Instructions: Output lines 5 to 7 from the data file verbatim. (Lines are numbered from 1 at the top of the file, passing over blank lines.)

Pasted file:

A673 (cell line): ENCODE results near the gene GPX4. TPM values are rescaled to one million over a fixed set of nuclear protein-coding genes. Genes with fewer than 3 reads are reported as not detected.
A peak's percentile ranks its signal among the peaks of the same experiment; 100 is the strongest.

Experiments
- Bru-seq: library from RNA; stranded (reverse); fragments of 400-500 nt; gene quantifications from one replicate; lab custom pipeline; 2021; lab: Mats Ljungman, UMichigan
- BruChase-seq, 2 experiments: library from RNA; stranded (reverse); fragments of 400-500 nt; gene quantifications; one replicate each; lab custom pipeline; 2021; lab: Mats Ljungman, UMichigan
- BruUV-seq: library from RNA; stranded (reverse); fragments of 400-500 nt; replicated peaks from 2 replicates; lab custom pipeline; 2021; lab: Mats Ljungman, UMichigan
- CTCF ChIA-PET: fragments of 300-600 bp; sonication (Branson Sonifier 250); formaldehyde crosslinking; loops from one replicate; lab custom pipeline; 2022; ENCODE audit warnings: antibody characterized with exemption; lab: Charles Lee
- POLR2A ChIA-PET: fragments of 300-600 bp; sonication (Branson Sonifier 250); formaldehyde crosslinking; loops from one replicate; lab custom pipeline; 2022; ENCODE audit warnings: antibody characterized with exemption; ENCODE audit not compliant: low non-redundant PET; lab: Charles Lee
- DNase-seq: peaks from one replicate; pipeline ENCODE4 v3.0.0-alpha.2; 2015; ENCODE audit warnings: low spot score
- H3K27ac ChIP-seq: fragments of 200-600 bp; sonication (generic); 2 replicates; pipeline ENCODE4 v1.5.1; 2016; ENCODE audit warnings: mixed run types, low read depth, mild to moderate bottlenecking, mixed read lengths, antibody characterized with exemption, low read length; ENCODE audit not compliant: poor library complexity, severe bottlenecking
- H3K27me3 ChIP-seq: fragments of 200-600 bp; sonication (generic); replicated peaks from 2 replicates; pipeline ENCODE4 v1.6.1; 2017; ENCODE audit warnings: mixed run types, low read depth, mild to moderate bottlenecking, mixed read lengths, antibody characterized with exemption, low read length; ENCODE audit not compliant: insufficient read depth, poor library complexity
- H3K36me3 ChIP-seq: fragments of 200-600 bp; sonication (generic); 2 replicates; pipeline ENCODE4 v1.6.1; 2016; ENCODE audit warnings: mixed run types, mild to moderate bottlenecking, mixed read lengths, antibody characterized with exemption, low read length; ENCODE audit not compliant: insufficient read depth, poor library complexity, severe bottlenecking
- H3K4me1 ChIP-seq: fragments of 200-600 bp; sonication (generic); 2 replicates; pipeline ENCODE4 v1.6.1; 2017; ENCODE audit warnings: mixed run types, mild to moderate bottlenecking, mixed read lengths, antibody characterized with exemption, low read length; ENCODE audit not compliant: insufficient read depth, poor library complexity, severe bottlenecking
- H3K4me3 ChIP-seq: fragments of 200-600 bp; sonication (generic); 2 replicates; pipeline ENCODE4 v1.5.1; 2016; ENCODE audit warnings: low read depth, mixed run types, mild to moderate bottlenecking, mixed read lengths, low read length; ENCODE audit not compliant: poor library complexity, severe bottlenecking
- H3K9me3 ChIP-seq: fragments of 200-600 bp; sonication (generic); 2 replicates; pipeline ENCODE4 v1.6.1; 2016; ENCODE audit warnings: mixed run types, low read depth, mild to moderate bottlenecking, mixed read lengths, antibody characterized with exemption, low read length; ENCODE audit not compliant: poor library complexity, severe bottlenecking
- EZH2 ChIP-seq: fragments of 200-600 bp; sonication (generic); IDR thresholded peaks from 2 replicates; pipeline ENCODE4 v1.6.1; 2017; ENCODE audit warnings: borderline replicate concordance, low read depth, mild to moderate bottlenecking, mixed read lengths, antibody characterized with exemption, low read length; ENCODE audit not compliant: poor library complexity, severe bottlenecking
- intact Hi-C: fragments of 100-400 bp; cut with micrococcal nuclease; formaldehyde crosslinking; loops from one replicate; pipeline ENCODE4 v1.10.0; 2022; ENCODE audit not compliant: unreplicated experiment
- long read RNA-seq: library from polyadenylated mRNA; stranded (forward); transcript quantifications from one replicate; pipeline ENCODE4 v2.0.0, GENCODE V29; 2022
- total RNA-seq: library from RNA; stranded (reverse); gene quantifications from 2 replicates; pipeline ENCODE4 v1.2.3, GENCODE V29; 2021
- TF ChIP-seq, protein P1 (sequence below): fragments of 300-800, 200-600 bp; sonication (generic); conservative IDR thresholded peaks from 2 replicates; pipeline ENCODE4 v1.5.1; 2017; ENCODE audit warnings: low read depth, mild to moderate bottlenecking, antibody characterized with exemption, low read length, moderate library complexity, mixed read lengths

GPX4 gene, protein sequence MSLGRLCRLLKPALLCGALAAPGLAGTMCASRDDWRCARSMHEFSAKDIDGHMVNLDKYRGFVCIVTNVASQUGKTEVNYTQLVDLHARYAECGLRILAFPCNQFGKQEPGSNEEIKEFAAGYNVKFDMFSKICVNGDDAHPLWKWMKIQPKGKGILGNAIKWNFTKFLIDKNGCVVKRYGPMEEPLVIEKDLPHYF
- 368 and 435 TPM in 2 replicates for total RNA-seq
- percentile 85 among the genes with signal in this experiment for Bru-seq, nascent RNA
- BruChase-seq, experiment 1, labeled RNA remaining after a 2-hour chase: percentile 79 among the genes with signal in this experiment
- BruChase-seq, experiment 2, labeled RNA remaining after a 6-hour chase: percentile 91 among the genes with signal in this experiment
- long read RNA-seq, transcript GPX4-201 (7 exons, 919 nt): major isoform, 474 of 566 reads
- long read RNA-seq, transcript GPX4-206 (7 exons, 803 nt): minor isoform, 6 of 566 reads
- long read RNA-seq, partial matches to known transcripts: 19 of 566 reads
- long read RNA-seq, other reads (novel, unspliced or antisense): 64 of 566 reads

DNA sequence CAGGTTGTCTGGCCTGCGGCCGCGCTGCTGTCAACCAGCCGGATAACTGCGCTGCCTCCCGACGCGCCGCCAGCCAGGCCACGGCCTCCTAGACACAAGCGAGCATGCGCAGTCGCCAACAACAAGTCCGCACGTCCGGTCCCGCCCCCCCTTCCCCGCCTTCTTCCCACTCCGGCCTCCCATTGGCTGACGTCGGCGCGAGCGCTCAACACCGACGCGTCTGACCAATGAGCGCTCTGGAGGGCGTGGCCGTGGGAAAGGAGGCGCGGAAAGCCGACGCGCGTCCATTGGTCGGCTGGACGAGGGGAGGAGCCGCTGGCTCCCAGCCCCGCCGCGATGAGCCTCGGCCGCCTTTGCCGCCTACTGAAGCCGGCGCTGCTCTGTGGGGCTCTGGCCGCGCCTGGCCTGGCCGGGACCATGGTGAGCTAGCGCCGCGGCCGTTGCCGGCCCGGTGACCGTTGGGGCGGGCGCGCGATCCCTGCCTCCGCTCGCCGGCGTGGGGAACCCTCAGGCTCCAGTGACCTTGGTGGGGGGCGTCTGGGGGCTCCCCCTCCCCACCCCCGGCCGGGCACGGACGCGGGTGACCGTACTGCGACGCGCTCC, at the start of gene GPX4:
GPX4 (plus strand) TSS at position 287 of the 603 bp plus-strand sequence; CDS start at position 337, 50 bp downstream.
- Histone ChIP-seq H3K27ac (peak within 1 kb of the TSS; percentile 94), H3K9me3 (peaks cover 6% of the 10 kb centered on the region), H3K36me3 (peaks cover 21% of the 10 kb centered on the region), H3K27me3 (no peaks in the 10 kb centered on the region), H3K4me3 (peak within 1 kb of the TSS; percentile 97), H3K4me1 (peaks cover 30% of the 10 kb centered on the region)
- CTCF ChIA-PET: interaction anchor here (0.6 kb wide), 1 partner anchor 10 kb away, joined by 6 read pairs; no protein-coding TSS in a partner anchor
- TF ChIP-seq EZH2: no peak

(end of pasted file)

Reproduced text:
- BruChase-seq, 2 experiments: library from RNA; stranded (reverse); fragments of 400-500 nt; gene quantifications; one replicate each; lab custom pipeline; 2021; lab: Mats Ljungman, UMichigan
- BruUV-seq: library from RNA; stranded (reverse); fragments of 400-500 nt; replicated peaks from 2 replicates; lab custom pipeline; 2021; lab: Mats Ljungman, UMichigan
- CTCF ChIA-PET: fragments of 300-600 bp; sonication (Branson Sonifier 250); formaldehyde crosslinking; loops from one replicate; lab custom pipeline; 2022; ENCODE audit warnings: antibody characterized with exemption; lab: Charles Lee